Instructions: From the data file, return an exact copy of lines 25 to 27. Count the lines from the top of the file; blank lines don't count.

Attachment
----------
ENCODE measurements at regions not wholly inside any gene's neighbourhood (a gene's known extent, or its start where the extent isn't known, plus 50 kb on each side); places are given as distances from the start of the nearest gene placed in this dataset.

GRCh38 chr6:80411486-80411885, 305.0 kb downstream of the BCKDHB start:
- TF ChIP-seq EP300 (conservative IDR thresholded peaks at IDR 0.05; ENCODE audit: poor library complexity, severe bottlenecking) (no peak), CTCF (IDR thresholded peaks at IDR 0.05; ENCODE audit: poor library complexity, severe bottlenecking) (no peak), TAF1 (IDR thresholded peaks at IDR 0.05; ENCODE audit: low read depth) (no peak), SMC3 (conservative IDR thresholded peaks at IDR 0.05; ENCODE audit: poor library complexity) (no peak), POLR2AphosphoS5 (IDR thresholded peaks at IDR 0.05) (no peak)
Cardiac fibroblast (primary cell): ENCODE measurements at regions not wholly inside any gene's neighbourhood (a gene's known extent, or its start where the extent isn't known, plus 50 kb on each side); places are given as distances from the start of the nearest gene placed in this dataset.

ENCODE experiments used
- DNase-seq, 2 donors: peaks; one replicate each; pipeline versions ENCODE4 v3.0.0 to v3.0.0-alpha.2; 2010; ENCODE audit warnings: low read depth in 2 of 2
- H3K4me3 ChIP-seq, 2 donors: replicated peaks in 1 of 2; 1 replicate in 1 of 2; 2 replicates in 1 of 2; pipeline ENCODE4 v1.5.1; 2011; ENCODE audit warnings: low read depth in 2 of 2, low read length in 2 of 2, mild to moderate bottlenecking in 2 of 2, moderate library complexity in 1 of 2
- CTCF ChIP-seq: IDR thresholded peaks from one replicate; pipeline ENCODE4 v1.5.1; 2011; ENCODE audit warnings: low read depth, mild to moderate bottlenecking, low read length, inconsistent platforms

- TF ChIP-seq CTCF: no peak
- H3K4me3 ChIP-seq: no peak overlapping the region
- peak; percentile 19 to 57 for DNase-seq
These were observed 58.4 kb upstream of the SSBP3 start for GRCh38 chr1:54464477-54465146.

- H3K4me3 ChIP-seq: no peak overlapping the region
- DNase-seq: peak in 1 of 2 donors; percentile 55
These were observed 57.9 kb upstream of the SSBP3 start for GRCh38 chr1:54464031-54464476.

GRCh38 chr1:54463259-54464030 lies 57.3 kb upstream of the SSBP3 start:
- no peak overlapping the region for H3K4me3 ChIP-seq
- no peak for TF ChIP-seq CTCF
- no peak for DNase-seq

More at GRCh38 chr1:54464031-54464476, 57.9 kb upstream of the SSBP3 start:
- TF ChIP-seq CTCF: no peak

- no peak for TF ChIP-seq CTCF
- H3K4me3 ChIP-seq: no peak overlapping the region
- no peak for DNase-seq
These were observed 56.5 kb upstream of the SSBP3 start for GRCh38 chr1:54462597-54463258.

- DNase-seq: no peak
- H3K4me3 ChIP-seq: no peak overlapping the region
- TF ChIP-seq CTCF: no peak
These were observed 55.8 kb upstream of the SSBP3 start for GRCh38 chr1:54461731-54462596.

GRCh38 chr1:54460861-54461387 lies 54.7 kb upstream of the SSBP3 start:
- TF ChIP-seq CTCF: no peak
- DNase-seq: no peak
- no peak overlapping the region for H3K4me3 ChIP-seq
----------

These were observed 56.5 kb upstream of the SSBP3 start for GRCh38 chr1:54462597-54463258.

- DNase-seq: no peak
- H3K4me3 ChIP-seq: no peak overlapping the region